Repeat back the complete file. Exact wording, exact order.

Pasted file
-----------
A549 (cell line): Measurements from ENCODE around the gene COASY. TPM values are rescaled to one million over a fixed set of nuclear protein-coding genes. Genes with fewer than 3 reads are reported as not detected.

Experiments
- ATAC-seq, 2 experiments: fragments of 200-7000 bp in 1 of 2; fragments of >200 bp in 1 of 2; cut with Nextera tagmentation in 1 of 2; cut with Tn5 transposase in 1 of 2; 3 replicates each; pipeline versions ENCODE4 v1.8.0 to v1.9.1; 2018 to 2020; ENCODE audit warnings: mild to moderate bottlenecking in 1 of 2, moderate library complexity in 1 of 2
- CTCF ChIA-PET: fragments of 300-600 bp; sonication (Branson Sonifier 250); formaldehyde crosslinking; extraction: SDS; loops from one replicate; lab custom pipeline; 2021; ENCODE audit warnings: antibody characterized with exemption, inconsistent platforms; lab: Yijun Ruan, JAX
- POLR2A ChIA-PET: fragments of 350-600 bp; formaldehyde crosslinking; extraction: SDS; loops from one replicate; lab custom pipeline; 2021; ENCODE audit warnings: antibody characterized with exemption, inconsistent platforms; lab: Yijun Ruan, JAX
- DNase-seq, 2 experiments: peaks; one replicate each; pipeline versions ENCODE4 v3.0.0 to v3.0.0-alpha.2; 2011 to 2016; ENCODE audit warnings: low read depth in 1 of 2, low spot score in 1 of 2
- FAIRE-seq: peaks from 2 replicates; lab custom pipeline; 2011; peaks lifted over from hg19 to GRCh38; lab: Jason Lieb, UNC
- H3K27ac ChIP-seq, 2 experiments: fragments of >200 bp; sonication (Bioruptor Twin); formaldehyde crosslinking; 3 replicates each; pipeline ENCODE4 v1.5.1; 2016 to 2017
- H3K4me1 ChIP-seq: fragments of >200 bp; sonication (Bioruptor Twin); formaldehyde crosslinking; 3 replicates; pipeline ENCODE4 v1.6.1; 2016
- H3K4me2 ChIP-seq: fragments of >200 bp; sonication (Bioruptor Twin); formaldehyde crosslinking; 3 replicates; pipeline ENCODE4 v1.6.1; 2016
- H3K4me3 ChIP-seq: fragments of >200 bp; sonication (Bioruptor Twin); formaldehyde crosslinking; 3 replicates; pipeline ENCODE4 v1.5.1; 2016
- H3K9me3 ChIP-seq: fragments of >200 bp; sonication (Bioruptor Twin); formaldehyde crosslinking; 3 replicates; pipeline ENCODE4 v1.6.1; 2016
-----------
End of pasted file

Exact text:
A549 (cell line): Measurements from ENCODE around the gene COASY. TPM values are rescaled to one million over a fixed set of nuclear protein-coding genes. Genes with fewer than 3 reads are reported as not detected.

Experiments
- ATAC-seq, 2 experiments: fragments of 200-7000 bp in 1 of 2; fragments of >200 bp in 1 of 2; cut with Nextera tagmentation in 1 of 2; cut with Tn5 transposase in 1 of 2; 3 replicates each; pipeline versions ENCODE4 v1.8.0 to v1.9.1; 2018 to 2020; ENCODE audit warnings: mild to moderate bottlenecking in 1 of 2, moderate library complexity in 1 of 2
- CTCF ChIA-PET: fragments of 300-600 bp; sonication (Branson Sonifier 250); formaldehyde crosslinking; extraction: SDS; loops from one replicate; lab custom pipeline; 2021; ENCODE audit warnings: antibody characterized with exemption, inconsistent platforms; lab: Yijun Ruan, JAX
- POLR2A ChIA-PET: fragments of 350-600 bp; formaldehyde crosslinking; extraction: SDS; loops from one replicate; lab custom pipeline; 2021; ENCODE audit warnings: antibody characterized with exemption, inconsistent platforms; lab: Yijun Ruan, JAX
- DNase-seq, 2 experiments: peaks; one replicate each; pipeline versions ENCODE4 v3.0.0 to v3.0.0-alpha.2; 2011 to 2016; ENCODE audit warnings: low read depth in 1 of 2, low spot score in 1 of 2
- FAIRE-seq: peaks from 2 replicates; lab custom pipeline; 2011; peaks lifted over from hg19 to GRCh38; lab: Jason Lieb, UNC
- H3K27ac ChIP-seq, 2 experiments: fragments of >200 bp; sonication (Bioruptor Twin); formaldehyde crosslinking; 3 replicates each; pipeline ENCODE4 v1.5.1; 2016 to 2017
- H3K4me1 ChIP-seq: fragments of >200 bp; sonication (Bioruptor Twin); formaldehyde crosslinking; 3 replicates; pipeline ENCODE4 v1.6.1; 2016
- H3K4me2 ChIP-seq: fragments of >200 bp; sonication (Bioruptor Twin); formaldehyde crosslinking; 3 replicates; pipeline ENCODE4 v1.6.1; 2016
- H3K4me3 ChIP-seq: fragments of >200 bp; sonication (Bioruptor Twin); formaldehyde crosslinking; 3 replicates; pipeline ENCODE4 v1.5.1; 2016
- H3K9me3 ChIP-seq: fragments of >200 bp; sonication (Bioruptor Twin); formaldehyde crosslinking; 3 replicates; pipeline ENCODE4 v1.6.1; 2016